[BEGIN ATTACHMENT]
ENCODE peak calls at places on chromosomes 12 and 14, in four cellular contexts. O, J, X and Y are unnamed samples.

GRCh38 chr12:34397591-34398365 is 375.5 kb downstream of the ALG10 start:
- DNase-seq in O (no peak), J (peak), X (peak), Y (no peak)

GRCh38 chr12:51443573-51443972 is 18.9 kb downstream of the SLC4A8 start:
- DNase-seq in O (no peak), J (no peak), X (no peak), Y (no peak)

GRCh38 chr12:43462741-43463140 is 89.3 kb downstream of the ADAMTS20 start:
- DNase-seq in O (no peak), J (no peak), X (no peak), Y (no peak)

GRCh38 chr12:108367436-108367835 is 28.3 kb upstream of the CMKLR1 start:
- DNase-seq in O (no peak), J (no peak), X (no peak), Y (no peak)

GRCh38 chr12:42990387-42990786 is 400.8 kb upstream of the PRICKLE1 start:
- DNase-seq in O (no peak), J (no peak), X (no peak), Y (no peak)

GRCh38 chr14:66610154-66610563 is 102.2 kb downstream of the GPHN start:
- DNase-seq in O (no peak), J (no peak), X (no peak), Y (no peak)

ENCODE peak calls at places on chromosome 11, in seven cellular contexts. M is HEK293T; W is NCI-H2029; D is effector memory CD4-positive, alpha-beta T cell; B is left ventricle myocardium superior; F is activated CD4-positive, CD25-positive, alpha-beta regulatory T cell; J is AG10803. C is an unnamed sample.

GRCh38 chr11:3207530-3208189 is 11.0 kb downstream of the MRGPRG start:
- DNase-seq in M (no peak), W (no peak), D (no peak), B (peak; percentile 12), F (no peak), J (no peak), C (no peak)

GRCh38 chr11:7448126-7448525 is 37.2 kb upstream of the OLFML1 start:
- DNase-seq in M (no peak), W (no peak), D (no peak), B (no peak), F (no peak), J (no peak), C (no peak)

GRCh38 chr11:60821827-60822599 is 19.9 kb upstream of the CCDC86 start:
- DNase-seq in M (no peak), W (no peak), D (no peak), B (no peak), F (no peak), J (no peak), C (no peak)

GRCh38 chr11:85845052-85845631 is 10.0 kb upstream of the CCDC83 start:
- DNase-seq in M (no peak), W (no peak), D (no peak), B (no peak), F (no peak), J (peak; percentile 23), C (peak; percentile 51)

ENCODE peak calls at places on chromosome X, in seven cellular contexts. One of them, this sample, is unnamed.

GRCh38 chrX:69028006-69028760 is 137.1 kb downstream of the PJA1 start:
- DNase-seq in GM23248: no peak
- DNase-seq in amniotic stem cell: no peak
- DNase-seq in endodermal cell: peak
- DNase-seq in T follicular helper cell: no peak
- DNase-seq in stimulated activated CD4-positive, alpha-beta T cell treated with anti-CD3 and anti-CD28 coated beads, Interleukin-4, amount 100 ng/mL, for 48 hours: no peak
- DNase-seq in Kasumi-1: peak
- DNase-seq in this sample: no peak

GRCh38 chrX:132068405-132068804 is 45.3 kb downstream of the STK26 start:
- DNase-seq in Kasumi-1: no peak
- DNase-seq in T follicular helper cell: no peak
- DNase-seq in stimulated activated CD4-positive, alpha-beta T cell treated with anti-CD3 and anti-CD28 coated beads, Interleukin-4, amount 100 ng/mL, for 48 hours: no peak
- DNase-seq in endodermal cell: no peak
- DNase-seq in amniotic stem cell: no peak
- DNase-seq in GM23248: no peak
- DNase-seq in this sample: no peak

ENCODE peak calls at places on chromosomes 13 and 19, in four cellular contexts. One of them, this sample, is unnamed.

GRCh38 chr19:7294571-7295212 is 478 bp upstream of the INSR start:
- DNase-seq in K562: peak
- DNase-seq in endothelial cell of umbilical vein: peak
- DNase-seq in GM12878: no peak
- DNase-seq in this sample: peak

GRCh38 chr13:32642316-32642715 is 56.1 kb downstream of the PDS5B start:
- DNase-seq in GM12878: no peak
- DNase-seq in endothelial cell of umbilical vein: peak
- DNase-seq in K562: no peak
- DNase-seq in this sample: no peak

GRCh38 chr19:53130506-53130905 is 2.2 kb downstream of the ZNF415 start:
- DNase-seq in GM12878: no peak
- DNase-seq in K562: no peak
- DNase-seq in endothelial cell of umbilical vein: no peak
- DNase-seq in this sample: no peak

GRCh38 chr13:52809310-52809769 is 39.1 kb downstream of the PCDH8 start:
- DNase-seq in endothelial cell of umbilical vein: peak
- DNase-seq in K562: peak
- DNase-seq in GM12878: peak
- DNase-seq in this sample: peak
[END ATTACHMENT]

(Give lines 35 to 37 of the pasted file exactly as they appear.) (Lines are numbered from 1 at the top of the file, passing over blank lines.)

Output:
- DNase-seq in stimulated activated CD4-positive, alpha-beta T cell treated with anti-CD3 and anti-CD28 coated beads, Interleukin-4, amount 100 ng/mL, for 48 hours: no peak
- DNase-seq in endodermal cell: no peak
- DNase-seq in amniotic stem cell: no peak